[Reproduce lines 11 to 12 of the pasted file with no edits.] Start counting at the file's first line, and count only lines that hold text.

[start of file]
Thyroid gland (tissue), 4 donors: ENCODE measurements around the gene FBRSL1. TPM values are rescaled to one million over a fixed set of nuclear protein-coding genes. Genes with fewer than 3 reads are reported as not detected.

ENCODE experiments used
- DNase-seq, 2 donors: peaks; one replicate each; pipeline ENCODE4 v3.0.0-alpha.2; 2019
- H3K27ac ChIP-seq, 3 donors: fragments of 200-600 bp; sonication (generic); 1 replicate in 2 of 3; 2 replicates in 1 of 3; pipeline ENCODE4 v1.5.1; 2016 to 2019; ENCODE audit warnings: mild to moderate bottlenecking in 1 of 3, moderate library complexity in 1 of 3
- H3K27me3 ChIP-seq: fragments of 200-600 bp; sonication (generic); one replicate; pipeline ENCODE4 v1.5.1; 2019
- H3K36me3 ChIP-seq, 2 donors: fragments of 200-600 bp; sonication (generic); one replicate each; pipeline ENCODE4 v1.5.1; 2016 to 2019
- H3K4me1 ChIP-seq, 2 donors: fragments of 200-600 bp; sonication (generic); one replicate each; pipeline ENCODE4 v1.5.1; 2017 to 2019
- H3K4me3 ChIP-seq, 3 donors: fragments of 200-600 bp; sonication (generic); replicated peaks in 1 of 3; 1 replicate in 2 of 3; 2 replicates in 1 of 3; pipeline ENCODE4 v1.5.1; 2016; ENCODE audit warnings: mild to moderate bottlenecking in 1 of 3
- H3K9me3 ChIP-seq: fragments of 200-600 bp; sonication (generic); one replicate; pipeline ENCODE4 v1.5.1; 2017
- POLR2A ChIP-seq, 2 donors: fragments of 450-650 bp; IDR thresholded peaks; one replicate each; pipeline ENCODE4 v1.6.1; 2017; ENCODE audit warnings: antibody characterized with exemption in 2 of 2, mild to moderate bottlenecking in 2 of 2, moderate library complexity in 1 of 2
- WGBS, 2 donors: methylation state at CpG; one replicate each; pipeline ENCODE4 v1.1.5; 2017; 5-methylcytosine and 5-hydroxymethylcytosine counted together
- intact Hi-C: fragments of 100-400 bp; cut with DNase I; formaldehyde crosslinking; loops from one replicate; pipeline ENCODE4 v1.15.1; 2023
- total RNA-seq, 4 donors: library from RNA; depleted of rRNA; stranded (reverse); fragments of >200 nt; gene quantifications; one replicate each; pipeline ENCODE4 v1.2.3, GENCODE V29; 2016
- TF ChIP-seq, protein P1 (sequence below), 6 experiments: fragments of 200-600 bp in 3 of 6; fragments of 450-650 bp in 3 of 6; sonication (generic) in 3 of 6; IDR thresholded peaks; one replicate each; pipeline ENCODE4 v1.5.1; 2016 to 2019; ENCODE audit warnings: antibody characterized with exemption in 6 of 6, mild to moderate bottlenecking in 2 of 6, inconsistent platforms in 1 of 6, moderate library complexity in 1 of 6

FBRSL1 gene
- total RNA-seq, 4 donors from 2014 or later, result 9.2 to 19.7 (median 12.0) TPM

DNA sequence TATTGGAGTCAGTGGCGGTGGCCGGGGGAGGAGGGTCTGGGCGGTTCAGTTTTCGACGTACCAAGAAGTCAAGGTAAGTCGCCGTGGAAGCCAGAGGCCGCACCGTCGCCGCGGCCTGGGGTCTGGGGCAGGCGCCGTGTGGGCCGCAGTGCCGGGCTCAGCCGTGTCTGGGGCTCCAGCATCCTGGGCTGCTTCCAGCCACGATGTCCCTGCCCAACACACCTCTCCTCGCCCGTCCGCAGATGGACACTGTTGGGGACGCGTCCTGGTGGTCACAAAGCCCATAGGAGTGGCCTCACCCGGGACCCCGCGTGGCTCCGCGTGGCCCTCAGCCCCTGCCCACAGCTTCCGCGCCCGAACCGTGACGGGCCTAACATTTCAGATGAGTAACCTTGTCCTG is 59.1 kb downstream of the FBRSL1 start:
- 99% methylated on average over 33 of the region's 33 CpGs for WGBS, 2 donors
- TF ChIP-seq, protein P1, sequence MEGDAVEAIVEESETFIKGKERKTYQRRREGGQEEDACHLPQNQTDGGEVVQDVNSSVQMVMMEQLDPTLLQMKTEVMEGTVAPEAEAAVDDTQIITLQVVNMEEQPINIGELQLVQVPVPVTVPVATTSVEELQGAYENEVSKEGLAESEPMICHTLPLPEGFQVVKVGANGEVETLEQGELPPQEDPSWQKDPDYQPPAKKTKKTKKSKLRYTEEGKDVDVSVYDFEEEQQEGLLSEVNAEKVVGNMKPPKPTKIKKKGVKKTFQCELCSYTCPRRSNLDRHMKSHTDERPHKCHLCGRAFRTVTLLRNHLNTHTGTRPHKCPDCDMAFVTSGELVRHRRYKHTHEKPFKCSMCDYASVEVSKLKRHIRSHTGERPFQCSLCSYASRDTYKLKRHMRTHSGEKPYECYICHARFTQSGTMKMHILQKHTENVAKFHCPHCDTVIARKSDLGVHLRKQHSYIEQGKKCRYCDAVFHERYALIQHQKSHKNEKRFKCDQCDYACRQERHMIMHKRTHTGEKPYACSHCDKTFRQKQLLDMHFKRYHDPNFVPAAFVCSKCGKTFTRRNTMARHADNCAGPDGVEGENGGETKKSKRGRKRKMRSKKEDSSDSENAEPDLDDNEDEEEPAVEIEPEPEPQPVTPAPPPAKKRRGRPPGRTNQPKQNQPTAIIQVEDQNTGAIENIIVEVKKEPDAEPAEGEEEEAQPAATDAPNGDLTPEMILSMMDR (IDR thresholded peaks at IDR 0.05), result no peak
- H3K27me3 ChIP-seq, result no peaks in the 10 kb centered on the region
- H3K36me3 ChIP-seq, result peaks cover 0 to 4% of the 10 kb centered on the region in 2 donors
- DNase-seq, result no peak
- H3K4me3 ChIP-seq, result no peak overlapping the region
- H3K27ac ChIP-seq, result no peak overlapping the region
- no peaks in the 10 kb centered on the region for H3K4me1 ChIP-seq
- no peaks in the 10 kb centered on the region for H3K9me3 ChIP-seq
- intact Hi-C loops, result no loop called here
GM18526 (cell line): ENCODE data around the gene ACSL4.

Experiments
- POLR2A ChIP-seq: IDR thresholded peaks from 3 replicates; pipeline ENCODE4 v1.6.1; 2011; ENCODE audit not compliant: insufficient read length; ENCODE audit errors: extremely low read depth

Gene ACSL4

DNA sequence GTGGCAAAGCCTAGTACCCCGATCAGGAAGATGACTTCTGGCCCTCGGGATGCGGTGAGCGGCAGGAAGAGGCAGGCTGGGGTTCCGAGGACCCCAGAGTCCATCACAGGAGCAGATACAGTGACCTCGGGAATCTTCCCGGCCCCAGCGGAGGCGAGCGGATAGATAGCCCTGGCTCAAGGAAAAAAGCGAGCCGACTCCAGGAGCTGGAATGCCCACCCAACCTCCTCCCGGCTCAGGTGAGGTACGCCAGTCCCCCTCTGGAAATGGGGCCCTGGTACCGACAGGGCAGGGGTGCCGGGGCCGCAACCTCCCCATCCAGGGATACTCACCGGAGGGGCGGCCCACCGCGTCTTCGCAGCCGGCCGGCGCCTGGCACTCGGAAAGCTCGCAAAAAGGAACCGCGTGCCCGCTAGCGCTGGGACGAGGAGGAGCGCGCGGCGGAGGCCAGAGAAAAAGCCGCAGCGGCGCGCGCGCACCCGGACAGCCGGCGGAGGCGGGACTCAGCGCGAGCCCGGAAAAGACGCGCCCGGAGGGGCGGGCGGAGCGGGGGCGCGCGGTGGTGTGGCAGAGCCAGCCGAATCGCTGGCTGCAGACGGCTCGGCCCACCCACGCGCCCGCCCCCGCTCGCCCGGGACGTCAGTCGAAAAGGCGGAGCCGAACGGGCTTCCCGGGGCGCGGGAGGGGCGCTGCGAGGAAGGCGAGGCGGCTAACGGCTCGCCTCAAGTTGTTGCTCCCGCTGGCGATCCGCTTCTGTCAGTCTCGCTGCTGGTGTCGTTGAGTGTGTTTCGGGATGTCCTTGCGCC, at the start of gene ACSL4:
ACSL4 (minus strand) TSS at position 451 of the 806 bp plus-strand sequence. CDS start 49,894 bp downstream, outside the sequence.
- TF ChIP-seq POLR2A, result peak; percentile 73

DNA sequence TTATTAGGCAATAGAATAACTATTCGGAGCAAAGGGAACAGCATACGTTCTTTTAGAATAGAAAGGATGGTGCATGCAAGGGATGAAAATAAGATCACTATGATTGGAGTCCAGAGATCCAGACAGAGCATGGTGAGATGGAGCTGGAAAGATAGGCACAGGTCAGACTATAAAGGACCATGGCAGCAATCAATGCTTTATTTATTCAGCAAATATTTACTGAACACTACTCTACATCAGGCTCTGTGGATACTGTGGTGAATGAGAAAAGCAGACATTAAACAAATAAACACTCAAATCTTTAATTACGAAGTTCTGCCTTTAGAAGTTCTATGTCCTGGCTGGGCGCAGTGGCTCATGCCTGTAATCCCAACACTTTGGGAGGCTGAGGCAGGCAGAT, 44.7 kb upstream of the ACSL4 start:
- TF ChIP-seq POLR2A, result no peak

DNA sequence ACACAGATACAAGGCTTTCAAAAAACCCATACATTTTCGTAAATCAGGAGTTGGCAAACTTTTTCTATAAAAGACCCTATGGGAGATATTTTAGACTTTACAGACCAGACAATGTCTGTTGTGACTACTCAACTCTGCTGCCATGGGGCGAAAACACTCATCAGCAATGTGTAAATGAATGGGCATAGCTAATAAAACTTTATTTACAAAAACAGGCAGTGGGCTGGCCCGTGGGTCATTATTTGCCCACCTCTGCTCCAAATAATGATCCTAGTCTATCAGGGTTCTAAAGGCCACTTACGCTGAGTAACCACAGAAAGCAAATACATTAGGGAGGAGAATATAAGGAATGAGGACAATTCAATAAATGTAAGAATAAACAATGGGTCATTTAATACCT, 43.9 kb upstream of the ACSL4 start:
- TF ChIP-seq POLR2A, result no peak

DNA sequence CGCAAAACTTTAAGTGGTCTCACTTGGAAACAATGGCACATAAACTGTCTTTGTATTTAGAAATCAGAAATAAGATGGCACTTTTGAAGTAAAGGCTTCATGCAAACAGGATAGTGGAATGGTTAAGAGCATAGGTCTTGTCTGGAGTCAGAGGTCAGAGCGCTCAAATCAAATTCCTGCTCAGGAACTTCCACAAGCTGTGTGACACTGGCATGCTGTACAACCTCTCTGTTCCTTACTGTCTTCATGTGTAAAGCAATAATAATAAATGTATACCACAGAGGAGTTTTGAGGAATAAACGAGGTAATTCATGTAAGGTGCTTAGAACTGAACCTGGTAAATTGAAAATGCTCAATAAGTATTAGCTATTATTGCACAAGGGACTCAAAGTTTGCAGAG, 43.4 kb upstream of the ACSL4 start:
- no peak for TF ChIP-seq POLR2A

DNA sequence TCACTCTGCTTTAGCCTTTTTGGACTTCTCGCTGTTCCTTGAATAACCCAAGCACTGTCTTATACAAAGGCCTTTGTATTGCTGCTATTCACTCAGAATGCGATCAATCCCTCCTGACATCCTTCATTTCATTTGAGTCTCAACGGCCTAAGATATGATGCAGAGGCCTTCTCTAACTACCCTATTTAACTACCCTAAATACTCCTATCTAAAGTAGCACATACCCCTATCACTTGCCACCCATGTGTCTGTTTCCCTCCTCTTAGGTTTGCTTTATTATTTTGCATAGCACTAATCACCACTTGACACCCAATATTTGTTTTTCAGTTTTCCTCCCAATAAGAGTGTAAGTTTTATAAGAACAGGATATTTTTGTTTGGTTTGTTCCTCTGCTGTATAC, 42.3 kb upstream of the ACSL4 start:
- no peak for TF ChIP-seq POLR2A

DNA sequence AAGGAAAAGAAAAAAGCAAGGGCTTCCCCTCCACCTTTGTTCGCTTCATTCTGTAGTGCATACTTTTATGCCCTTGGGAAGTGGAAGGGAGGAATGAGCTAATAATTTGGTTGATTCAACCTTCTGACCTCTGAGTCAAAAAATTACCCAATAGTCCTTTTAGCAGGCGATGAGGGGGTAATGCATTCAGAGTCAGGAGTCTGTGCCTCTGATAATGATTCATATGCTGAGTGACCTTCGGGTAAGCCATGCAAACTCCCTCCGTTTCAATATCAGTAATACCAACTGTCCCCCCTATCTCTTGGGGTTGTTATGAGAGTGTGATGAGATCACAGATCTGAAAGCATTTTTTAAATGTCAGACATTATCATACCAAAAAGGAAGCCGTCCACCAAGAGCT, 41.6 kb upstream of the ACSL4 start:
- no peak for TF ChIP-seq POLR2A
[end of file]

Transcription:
- WGBS, 2 donors: methylation state at CpG; one replicate each; pipeline ENCODE4 v1.1.5; 2017; 5-methylcytosine and 5-hydroxymethylcytosine counted together
- intact Hi-C: fragments of 100-400 bp; cut with DNase I; formaldehyde crosslinking; loops from one replicate; pipeline ENCODE4 v1.15.1; 2023